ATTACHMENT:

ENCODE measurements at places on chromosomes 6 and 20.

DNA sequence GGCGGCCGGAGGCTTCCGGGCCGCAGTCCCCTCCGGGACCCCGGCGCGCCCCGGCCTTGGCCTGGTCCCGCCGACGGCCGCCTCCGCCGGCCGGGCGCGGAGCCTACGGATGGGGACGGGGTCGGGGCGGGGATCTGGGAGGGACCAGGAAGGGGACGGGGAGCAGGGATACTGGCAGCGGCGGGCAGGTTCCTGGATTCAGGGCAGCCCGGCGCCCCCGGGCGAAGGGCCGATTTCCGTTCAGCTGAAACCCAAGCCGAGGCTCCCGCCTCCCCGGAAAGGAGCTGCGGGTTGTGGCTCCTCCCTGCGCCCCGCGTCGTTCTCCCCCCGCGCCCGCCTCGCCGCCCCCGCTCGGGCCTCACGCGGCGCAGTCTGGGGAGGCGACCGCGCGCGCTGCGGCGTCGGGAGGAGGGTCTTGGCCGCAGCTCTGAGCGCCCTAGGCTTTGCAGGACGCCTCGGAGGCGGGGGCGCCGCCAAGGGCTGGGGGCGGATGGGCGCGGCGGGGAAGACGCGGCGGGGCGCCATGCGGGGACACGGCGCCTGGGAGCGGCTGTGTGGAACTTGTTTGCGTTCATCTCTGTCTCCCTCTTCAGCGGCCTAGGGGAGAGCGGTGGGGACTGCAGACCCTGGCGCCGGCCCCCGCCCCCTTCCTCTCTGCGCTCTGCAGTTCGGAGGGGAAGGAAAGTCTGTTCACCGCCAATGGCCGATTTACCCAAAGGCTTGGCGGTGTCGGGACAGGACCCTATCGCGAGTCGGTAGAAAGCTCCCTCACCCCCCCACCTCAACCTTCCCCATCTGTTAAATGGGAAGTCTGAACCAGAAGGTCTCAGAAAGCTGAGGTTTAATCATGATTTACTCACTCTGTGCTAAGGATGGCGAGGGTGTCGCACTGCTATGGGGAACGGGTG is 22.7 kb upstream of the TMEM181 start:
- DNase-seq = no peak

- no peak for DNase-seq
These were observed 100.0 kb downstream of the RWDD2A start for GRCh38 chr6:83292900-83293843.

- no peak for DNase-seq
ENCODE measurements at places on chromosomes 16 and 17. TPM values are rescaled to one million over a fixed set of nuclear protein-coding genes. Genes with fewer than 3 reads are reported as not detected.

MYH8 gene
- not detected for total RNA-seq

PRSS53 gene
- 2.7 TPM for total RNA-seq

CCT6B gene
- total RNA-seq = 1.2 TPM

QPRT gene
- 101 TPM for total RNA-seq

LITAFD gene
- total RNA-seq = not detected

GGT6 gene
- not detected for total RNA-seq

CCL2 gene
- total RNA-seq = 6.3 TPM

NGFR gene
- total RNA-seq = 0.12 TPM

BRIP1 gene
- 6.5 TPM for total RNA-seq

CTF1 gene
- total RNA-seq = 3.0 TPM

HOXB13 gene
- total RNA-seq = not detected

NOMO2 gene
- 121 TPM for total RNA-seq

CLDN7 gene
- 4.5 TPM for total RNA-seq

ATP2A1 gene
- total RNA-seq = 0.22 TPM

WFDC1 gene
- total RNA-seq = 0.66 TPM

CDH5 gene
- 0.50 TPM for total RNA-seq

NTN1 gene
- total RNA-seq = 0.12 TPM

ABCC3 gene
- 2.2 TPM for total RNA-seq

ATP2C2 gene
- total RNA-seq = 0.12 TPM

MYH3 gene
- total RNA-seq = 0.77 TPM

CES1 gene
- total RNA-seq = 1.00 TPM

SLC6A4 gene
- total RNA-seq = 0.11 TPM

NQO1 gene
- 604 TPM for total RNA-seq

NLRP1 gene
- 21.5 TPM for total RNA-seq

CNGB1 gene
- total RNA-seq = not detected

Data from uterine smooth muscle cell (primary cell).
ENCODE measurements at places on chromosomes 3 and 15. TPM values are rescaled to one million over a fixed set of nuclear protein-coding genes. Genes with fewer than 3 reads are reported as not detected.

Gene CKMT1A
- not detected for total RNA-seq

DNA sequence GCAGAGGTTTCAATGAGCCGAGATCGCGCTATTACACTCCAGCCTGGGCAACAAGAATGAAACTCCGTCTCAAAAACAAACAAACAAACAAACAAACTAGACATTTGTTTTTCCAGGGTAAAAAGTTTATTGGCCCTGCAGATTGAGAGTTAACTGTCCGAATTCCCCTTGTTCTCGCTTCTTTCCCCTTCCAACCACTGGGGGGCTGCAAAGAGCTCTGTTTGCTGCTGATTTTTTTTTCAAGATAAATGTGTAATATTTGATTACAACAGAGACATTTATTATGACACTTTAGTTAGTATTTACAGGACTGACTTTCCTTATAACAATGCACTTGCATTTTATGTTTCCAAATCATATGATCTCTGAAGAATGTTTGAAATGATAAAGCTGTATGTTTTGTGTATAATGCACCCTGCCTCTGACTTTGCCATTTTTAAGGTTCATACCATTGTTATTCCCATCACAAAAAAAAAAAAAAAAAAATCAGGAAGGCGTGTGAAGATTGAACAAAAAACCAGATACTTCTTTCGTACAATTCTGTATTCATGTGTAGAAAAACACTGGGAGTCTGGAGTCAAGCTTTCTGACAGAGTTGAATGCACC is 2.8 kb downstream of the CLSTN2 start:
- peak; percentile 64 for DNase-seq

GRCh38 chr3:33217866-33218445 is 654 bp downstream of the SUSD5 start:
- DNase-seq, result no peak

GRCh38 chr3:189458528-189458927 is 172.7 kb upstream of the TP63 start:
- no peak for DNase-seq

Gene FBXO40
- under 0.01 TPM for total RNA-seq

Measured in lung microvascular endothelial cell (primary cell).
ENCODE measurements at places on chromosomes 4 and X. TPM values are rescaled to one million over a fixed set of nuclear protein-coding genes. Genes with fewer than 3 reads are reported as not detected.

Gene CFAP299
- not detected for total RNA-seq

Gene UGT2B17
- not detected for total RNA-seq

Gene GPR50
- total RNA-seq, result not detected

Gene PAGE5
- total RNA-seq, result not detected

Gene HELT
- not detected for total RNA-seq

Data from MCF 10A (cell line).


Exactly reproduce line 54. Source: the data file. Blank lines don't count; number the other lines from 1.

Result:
NLRP1 gene